• 72°

John Lewis’ ‘listening ear’ was a gift

While still a young man, John Lewis became a nationally recognized leader. By 1963, he was dubbed one of the Big Six leaders of the Civil Rights Movement. At the age of 23, he was an architect of and a keynote speaker at the historic March on Washington in August 1963.

In the summer of 1963, I was working as a pantry girl at Yellowstone National Park. On the night of June 10, all employees at Canyon Village were called together to pray for the people from Alabama who were supporting Gov. George Wallace in his attempts to block the integration of public schools.

In August of that same year, John Lewis from Pike County, Alabama, spoke at the March on Washington. Both of us were from rural South Alabama and had grown up only a few miles apart. I was making salad trays and he was making history.

I’m not sure when I first met the Congressman from Georgia. But my memory is clear on the day he received his library card from the Troy Public Library, the card that had been denied him as a youngster.

As we waited for the presentation, Congressman Lewis sat and talked about books and libraries. He talked about the Carnegie Libraries and the positive impact they had on people of all ages. I told him about walking to the Carnegie Library in Eufaula during the summers when I visited my aunt and going home with a wagonload of books. He gave me a copy of his book, “Walking with the Wind” and signed it with “Thanks for all you do.”

Congressman Lewis visited Pike County from time to time and he was always willing to share a few words and lend a listening ear.

The last time I had an opportunity to deter him was at Julia’s Restaurant.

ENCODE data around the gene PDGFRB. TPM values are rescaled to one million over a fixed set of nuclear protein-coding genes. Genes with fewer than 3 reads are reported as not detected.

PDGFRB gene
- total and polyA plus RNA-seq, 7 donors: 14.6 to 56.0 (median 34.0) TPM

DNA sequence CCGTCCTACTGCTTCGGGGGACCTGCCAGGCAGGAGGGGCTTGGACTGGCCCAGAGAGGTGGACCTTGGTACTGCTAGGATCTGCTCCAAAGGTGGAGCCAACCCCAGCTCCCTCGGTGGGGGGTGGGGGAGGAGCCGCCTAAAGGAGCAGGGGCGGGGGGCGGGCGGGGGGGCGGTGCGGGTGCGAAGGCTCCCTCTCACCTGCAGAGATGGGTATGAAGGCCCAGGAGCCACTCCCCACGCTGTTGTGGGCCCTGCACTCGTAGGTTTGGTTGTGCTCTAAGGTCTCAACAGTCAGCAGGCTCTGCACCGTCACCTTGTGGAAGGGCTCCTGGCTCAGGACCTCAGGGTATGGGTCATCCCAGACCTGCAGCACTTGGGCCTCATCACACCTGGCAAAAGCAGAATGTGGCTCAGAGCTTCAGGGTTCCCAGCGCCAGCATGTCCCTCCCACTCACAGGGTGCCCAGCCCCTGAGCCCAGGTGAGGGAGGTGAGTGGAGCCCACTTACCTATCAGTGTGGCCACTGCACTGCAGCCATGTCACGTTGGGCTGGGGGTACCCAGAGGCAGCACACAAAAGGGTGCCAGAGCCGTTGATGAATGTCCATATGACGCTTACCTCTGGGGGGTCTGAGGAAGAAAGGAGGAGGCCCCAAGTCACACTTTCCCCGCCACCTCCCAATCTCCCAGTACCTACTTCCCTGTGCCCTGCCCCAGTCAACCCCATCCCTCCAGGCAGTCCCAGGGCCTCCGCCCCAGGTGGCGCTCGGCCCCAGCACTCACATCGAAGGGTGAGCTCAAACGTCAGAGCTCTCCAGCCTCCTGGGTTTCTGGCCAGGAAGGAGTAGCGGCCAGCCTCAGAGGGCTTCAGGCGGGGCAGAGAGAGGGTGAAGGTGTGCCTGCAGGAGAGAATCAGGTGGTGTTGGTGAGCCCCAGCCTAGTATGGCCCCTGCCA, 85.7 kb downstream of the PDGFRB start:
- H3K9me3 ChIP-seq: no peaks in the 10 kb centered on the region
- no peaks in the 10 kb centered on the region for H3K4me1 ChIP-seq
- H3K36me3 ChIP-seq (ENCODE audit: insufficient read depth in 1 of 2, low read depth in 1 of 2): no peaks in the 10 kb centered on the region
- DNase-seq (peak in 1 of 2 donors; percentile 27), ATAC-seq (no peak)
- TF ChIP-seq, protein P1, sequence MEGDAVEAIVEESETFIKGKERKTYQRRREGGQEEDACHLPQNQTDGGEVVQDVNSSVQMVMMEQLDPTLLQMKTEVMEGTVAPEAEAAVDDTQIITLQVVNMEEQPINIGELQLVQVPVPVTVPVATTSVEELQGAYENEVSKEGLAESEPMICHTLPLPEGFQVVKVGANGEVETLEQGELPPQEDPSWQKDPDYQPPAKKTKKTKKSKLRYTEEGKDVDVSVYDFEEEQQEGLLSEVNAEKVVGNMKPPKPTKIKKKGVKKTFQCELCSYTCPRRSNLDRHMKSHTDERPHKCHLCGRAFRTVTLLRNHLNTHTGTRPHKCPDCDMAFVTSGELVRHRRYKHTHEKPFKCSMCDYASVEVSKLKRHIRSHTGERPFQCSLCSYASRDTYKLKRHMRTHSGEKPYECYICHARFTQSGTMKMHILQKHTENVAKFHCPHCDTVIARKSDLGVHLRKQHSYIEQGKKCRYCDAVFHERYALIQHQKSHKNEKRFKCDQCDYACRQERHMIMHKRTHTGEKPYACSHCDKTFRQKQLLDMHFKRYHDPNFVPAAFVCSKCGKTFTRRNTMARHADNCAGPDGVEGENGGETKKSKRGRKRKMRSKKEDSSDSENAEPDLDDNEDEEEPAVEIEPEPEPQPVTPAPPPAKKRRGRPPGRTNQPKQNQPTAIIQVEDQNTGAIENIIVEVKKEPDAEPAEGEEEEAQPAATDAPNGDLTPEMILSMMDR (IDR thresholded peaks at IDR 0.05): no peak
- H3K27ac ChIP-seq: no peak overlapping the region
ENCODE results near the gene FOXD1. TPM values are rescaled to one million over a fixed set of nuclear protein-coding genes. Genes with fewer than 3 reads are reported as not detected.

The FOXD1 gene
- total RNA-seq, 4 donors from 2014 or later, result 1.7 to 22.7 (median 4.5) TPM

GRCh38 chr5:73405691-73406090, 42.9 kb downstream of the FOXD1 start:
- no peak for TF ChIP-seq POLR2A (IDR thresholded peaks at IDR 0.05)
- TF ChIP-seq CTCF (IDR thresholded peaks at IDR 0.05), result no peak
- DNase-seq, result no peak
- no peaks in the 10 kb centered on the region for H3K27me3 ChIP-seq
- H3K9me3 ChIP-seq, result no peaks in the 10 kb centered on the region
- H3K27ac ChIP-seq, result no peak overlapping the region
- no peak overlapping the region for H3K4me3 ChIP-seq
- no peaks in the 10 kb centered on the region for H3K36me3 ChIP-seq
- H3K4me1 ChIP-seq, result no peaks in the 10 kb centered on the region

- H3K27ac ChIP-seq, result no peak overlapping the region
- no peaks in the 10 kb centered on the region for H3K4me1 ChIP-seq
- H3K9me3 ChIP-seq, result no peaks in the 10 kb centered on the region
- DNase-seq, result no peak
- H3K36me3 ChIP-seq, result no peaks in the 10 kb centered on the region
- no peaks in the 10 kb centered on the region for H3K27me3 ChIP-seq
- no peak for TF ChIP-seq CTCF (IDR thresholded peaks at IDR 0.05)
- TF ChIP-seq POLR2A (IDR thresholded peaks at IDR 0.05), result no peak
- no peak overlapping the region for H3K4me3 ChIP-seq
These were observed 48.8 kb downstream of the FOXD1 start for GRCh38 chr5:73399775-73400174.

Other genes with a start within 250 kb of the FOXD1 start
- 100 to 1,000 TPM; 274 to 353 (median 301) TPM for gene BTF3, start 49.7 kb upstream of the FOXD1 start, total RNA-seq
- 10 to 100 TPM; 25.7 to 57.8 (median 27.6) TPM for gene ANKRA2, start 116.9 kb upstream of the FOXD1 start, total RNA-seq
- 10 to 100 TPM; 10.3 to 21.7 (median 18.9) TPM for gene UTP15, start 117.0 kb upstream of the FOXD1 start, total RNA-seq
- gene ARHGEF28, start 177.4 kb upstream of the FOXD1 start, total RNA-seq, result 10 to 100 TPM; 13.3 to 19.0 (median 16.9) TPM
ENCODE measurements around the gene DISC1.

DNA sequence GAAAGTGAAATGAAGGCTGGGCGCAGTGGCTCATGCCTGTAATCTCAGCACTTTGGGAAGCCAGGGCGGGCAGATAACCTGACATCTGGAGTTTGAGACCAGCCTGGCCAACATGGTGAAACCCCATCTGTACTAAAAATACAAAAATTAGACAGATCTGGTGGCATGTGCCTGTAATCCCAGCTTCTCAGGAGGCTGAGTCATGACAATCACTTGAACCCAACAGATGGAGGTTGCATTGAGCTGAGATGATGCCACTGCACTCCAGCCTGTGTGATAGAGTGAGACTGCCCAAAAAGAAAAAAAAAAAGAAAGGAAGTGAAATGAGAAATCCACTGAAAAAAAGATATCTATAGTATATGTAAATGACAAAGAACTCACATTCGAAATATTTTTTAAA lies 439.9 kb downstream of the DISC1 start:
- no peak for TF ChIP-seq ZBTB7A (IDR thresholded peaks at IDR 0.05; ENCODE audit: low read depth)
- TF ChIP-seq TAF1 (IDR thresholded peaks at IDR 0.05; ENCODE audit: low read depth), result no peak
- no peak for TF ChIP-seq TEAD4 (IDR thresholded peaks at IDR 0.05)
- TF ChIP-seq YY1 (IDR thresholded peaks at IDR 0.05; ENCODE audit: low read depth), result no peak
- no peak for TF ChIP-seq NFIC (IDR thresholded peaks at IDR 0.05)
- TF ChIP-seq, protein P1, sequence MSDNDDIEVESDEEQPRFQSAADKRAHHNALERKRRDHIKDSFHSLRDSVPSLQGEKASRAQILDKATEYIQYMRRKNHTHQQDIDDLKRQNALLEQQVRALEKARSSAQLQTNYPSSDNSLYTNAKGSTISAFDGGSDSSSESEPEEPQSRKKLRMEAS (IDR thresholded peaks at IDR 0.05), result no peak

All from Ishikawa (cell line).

Someone called The Messenger to say that Congressman John Lewis was having lunch at Julia’s. I didn’t want to disturb him but I went. I told the young man with him that, if the congressman had a few minutes after he finished lunch, I would appreciate speaking with him. But I wasn’t in a hurry.

I busied my time with a bowl of banana pudding at a corner table.

After a time, the young man came over and said Congressman would be over but he was on a tight schedule and only had a few minutes.

I asked a couple of questions of the Congressman and, for some reason, we began talking and laughing about growing up in rural Pike County – kicking cans and catching minnows and such.

The young man came and said it was time to go.

The next time, he came, he asked me to end the interview. Congressman Lewis said, “This is not an interview. We are talking.” And, we kept talking.

A regret is that I didn’t jot down our conversation that day. It was not anything of importance, just memories of yesterday.

But, what I remember is the willingness of a man who has done many great things to sit and talk about marbles with one who has not.

Perhaps, Congressman John Lewis’ great success included his willingness to communicate with those around him and to have a listening ear even when nothing of great importance was being said.